Патент USA US2110842код для вставки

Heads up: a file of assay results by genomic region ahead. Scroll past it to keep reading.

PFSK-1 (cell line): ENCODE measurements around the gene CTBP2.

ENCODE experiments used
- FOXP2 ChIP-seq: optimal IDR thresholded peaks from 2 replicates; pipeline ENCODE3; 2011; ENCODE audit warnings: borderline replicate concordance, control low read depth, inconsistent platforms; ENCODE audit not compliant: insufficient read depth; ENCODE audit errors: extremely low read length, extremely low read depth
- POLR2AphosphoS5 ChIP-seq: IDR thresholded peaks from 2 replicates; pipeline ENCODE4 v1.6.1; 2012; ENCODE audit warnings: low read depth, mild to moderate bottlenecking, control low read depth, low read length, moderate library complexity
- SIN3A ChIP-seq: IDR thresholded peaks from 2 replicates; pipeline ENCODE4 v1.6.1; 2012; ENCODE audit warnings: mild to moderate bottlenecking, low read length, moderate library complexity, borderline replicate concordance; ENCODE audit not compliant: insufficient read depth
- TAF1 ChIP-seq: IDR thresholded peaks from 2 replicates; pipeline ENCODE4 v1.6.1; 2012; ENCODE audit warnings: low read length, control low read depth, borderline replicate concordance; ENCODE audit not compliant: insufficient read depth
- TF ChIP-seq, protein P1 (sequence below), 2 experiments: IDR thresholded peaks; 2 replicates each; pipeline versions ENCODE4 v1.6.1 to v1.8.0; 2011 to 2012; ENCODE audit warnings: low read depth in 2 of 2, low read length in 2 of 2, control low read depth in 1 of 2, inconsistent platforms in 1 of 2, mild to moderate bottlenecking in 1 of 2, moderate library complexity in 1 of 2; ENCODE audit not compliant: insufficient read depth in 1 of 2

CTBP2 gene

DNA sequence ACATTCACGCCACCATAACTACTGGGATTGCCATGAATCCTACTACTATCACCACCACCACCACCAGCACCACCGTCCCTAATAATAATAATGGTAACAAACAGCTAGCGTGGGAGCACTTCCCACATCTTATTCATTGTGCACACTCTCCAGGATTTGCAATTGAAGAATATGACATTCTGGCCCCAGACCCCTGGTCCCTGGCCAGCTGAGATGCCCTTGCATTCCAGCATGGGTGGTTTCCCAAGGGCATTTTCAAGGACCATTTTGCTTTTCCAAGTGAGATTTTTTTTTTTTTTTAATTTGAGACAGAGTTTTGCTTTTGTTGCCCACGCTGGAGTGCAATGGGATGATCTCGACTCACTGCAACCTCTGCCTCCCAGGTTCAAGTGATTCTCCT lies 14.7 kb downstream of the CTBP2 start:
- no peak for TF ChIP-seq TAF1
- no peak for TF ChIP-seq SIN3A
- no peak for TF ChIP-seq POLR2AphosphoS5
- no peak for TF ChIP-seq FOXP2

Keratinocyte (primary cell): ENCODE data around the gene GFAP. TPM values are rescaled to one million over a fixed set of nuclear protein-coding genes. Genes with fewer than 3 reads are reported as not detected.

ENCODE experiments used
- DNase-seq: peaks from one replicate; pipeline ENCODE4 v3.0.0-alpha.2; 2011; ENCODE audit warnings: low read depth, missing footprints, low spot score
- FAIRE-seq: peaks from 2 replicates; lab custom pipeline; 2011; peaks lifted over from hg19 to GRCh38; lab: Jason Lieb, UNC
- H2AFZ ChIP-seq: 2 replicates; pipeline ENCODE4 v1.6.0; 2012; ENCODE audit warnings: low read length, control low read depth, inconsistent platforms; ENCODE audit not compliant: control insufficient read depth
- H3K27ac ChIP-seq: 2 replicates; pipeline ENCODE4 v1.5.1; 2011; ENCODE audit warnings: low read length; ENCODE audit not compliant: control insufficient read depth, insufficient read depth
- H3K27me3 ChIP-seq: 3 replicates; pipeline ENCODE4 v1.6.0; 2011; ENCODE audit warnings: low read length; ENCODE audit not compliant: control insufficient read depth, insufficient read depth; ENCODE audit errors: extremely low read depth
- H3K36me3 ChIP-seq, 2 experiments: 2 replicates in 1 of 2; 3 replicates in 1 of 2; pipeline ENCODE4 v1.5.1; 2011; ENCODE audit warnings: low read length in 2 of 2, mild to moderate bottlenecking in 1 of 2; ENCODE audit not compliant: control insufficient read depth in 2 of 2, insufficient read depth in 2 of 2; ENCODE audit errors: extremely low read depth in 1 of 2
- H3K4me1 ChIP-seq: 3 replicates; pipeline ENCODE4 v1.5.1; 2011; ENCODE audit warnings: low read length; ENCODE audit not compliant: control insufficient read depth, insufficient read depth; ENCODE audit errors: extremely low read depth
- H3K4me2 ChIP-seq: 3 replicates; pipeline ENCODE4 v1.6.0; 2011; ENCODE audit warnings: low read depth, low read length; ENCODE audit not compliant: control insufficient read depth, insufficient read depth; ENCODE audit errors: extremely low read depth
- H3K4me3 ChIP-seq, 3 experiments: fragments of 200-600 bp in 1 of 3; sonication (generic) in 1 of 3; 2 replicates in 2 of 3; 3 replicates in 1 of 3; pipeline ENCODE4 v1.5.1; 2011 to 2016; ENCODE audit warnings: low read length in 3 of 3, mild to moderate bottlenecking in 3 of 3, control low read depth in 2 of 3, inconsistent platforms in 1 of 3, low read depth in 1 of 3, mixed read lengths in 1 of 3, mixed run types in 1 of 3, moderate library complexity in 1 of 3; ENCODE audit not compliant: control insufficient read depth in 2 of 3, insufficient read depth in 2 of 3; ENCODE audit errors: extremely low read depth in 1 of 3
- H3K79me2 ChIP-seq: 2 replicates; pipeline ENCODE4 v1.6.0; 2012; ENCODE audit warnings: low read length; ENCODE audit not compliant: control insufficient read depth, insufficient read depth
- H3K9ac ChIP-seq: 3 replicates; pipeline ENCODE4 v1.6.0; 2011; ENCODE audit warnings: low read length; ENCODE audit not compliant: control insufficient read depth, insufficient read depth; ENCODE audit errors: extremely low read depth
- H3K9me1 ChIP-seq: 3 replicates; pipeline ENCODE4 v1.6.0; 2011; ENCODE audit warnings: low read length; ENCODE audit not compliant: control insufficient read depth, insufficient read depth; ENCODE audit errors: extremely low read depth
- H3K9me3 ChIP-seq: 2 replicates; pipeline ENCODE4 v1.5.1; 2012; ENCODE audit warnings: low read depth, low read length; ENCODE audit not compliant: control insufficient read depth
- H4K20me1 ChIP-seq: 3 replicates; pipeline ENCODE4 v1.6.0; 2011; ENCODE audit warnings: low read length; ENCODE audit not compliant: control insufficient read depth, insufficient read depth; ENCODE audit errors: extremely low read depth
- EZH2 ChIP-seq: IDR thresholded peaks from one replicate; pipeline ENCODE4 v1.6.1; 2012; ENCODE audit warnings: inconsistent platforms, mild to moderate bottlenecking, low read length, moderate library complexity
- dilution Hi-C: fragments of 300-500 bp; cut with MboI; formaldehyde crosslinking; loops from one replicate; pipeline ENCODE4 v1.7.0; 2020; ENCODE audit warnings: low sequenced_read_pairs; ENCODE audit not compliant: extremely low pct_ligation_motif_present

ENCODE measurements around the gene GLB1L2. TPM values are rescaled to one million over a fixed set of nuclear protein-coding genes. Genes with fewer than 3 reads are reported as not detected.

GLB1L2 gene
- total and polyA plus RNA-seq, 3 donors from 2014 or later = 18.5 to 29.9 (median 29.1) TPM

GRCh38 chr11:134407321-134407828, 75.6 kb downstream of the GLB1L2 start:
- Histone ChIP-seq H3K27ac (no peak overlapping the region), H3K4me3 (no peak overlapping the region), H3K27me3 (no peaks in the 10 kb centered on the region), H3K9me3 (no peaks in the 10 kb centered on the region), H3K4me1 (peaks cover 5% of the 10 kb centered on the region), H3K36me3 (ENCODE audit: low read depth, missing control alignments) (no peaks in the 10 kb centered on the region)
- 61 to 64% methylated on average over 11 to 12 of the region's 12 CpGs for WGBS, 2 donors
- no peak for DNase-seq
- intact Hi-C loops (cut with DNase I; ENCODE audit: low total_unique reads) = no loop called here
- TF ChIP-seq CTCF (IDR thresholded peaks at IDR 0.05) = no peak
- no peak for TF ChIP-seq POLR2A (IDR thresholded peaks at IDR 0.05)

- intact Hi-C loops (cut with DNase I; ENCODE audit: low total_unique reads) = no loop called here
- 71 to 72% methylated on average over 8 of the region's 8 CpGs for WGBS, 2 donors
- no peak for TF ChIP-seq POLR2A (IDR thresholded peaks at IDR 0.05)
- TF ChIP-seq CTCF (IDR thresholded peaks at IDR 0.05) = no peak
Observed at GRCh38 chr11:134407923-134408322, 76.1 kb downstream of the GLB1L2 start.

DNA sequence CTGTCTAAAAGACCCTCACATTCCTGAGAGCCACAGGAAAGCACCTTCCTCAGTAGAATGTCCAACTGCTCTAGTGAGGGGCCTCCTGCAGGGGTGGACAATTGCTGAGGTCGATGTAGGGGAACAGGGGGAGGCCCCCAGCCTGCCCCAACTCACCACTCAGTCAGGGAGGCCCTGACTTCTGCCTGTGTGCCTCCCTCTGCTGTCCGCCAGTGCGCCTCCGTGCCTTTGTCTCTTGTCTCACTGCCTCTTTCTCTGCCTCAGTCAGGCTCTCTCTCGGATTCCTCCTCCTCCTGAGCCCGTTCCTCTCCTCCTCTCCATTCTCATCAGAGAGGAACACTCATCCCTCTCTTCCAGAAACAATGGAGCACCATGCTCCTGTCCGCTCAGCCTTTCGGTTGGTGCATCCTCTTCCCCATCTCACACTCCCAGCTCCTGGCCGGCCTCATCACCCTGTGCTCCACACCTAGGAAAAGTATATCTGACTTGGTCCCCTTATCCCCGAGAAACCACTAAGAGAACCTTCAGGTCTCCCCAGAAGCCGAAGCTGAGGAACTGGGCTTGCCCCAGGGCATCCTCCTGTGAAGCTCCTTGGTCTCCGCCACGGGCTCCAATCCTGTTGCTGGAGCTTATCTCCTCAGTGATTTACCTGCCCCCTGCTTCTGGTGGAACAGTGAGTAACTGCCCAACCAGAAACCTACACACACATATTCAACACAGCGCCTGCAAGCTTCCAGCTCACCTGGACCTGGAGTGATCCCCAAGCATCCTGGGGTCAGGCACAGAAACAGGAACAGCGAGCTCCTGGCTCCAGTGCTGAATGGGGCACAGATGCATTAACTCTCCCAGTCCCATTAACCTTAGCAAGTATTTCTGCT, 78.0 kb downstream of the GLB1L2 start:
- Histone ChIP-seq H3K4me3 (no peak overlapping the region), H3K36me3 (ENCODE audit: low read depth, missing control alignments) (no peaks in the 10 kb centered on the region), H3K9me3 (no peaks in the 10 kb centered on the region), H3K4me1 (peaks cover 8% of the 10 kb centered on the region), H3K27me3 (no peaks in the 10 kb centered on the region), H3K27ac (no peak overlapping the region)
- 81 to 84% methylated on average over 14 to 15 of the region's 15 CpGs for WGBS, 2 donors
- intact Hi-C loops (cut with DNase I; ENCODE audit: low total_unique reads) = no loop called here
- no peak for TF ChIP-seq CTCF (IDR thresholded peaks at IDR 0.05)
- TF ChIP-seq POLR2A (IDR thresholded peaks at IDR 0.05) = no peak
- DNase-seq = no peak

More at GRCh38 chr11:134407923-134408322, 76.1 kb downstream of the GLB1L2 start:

2,110,842 Patented Mar. 8, 1938 UNITED STATES PATENT OFFICE 2,110,842 WEED KILLING PROCESS Ivan L. Ressler, Niagara. Falls, N. Y., assignor to E. I. du Pont de Nemours & Company, Wilming ton, DeL, a corporation of Delaware No Drawing. Application October 8, 1934, . Serial No. 747,401 8 Claims. This invention relates to the destrugtion oi weeds by chemical means. - ‘ Various methods for killing weeds have been proposed heretofore which utilize aqueous saline 5 solutions which are sprayed on or otherwise con tacted with the vegetation to be destroyed. Such methods of weed killing result in extensive de struction of the weed vegetation which appears above the ground but usually fail to kill the root 10 systems of hardy perennial plants such as dande lions, wild carrots, plantain and the like. Ass a result, such perennial weeds tend to grow and send up new shoots even though the vegetation above ground has been entirely destroyed. Fur 15 thermore, the saline spray method is not well suited to killing of weeds in lawns, gardens, and the like where it is desired to kill the weeds with out destroying or injuring surrounding vegeta tion and where it is undesirable to add saline ma 20 terial to the ‘soil. An object of the present invention is to pro vide an improved method for killing weeds which is‘ adapted to destroy the entire root systems of perennial weed plants. Other objects will be 25 apparent from the following description of my invention. I have discovered that when trichlorethylene or other chlorohydrocarbon is applied to the root crown of a weed in small amounts, it causes 30 complete destruction of the plants including the entire root system. In order to achieve this re sult, it is not necessary to spread the chloro hydrocarbon over the entire surface of the plant vegetation; it is only necessary to place a small 36 amount of the chlorohydrocarbon on the root crown of the plant or on such portion of the plant that the chlorohydrocarbon may flow down onto the root crown. After such application, there is no immediate visible change in the plant 40 but within a period of time which may vary from a few hours to a few days, the leaves of the plant begin to darken and ?nally become with ered. Within about one week, the entire root system of the plant is entirely killed. As a rule, 45 a single application to a plant is su?icient to accomplish this purpose. Any suitable method for applying the chloro hydrocarbon to the weeds may be utilized in practicing my invention. In killing weeds in 50 lawns and gardens where it is desired to avoid injury to surrounding vegetation, I prefer to ap ply from 0.25 to 5 cc. of the chlorohydrocarbon to the crown of each plant which is to be killed. In the case of plants like dandellons, wild car “ rots, and the like where the leaves all grow from the root crown, it is suitable to apply the chloro hydrocarbon at the center part of the plant from ' (01. 167-45) _ whence it will quickly ?ow down onto the root crown. The application can be made with a common oil can or other suitable device for ap plying the required amount of liquid to the de sired spot. Other methods of application may be used, for example, the chlorohydrocarbon may be sprayed or otherwise distributed over a weedy area. In order to obtain the maximum weed kill ing effect, I prefer to apply the chlorohydro carbon at a time when the foliage of the weeds 1 is substantially dry. In addition to trichlorethylene, other similar chlorohydrocarbons which are suitable for prac ticing my invention are, for example, liquid chlorohydrocarbons such as tetrachlorethane, ' carbon tetrachloride and pentachlorethane. These substances do not need to be of high purity to be effective; ‘their crude or impure forms will give satisfactory results. The chlorohydrocar bons also may be diluted with known solvents and such solutions used in accordance with my inven tion. ‘ An advantage of my herein described method resides in the fact that the chlorohydrocarbons, when applied to a single weed, do not penetrate into the soil and cause injury to the roots of surrounding grass or other desirable vegetation. A further advantage is that in order to obtain the maximum weed-killing effect by my method, it is not necessary to bruise or out the foliage or roots of the weeds as is the case with some well-known weed killers, e. g., copperas solution. I claim: 1. A method of killing weeds, which comprises applying thereto a saturated chlorinated ali phatic hydrocarbon. . 2. A method of killing weeds, which comprises applying thereto a liquid saturated chlorinated aliphatic hydrocarbon. 3. A method of killing weeds, which comprises applying thereto tetrachlorethane. 4. A method of killing perennial weeds, which comprises applying a saturated chlorinated ali phatic hydrocarbon to the root crowns of weed plants. 5. A method of killing perennial weeds, which comprises applying a liquid saturated chlorinated aliphatic hydrocarbon to the root crowns of weed plants. 6. A method of killing perennial weeds, which comprises applying tetrachlorethane to the root crowns of weed plants. 7. A weed _ killing composition comprising a saturated chlorinated aliphatic hydrocarbon. 8. A weed killing composition comprising tetra chlorethane. IVAI~ L. RESSLER.